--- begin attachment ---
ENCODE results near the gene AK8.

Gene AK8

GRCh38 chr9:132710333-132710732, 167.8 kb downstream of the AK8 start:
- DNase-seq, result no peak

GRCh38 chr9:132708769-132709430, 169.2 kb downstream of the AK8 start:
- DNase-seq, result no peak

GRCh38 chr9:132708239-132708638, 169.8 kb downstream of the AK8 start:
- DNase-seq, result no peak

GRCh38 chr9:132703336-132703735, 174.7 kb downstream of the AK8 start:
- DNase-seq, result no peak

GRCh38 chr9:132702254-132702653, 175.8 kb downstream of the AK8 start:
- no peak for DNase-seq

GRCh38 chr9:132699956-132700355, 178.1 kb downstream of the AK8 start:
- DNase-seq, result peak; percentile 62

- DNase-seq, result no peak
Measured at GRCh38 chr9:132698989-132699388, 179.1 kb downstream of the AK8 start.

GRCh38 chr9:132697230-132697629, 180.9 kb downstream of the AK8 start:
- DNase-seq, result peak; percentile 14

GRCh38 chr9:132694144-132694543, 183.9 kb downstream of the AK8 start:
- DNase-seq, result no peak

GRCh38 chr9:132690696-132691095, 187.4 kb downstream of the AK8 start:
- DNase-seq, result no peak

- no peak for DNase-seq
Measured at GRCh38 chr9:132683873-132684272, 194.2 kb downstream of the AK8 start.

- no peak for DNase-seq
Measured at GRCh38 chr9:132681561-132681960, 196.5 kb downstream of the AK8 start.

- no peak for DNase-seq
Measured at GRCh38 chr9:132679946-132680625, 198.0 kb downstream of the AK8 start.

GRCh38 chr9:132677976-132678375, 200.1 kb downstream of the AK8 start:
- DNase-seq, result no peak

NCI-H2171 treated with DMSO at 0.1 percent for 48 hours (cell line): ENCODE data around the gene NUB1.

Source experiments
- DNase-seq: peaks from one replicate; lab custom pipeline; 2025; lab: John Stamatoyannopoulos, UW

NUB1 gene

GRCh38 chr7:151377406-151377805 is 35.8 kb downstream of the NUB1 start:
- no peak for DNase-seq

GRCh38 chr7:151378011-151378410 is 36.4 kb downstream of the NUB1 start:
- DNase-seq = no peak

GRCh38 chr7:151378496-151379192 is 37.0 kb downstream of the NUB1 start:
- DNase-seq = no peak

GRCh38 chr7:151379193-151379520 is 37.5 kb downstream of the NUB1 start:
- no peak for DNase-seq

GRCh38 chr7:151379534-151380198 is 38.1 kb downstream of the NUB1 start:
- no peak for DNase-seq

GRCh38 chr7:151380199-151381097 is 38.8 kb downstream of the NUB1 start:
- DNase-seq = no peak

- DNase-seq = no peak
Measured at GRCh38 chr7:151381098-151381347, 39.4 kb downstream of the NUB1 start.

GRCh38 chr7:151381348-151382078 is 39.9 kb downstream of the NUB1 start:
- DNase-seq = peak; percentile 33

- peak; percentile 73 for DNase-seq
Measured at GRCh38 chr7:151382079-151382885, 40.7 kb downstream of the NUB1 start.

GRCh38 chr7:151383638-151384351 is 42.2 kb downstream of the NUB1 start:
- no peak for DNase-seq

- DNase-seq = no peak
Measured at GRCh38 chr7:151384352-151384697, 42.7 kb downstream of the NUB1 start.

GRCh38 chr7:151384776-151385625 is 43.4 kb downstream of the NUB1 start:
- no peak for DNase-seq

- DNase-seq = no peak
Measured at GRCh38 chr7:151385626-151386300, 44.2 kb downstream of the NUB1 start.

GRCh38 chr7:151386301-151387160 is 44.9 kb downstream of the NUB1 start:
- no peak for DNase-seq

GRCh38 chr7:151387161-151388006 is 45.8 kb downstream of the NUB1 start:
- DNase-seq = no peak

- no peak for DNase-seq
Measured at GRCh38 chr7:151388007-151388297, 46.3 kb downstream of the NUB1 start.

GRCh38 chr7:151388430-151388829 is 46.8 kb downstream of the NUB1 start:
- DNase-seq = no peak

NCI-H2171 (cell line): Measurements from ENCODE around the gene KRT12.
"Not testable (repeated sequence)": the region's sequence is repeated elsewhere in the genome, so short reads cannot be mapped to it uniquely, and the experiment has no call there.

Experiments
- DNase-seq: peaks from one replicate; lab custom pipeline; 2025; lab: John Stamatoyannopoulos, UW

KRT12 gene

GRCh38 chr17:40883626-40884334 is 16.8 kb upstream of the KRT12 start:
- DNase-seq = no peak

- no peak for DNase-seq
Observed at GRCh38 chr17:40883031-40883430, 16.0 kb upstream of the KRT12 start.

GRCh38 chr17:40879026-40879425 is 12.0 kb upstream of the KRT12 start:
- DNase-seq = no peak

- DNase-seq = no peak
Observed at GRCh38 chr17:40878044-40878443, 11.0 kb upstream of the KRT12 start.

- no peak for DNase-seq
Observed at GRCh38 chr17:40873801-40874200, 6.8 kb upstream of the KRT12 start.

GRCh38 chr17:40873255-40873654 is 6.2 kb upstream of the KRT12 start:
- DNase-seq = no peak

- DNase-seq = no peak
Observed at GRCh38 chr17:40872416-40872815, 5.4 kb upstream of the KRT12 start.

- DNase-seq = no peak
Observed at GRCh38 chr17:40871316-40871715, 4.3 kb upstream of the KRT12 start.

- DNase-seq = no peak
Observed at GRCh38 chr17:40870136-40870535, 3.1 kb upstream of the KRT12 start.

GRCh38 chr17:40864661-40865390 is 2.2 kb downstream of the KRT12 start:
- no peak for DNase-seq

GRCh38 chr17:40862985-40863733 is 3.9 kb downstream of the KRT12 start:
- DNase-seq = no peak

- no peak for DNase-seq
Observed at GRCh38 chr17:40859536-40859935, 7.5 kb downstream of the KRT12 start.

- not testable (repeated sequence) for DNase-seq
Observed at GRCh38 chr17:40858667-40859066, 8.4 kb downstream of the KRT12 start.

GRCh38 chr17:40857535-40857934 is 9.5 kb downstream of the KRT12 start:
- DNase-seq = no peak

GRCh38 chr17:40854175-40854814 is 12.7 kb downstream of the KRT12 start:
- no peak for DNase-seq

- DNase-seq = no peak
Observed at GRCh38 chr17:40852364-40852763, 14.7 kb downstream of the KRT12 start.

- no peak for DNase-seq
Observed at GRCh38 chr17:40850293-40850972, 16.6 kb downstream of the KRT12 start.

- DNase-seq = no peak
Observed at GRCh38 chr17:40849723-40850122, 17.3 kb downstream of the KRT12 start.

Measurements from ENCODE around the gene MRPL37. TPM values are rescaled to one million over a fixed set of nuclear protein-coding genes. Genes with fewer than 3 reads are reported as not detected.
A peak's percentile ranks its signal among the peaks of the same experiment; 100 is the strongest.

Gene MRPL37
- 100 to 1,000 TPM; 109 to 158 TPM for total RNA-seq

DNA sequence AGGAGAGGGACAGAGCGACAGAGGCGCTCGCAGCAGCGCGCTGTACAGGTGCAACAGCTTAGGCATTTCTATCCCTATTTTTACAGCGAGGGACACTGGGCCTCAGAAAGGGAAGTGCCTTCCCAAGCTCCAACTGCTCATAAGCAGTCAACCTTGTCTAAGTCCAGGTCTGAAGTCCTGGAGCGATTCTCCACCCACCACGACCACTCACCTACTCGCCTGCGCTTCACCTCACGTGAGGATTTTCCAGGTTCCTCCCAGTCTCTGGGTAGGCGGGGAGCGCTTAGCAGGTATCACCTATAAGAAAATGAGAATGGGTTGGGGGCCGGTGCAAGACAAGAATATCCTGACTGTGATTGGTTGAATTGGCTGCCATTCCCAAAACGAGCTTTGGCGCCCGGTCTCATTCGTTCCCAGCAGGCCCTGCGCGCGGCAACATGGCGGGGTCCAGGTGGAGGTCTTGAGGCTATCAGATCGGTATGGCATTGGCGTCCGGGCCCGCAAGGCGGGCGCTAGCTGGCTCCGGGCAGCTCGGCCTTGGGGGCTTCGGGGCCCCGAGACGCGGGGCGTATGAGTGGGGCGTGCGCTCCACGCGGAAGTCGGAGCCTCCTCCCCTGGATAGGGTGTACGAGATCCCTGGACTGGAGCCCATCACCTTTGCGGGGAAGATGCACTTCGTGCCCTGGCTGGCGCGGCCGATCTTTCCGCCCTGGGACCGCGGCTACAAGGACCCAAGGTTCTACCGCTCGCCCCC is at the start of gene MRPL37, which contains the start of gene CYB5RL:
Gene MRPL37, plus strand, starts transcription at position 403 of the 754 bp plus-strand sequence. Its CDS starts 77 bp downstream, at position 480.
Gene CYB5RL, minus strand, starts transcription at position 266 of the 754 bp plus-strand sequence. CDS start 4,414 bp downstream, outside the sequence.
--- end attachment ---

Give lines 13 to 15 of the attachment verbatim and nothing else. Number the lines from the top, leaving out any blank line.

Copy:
GRCh38 chr9:132699956-132700355, 178.1 kb downstream of the AK8 start:
- DNase-seq, result peak; percentile 62

- DNase-seq, result no peak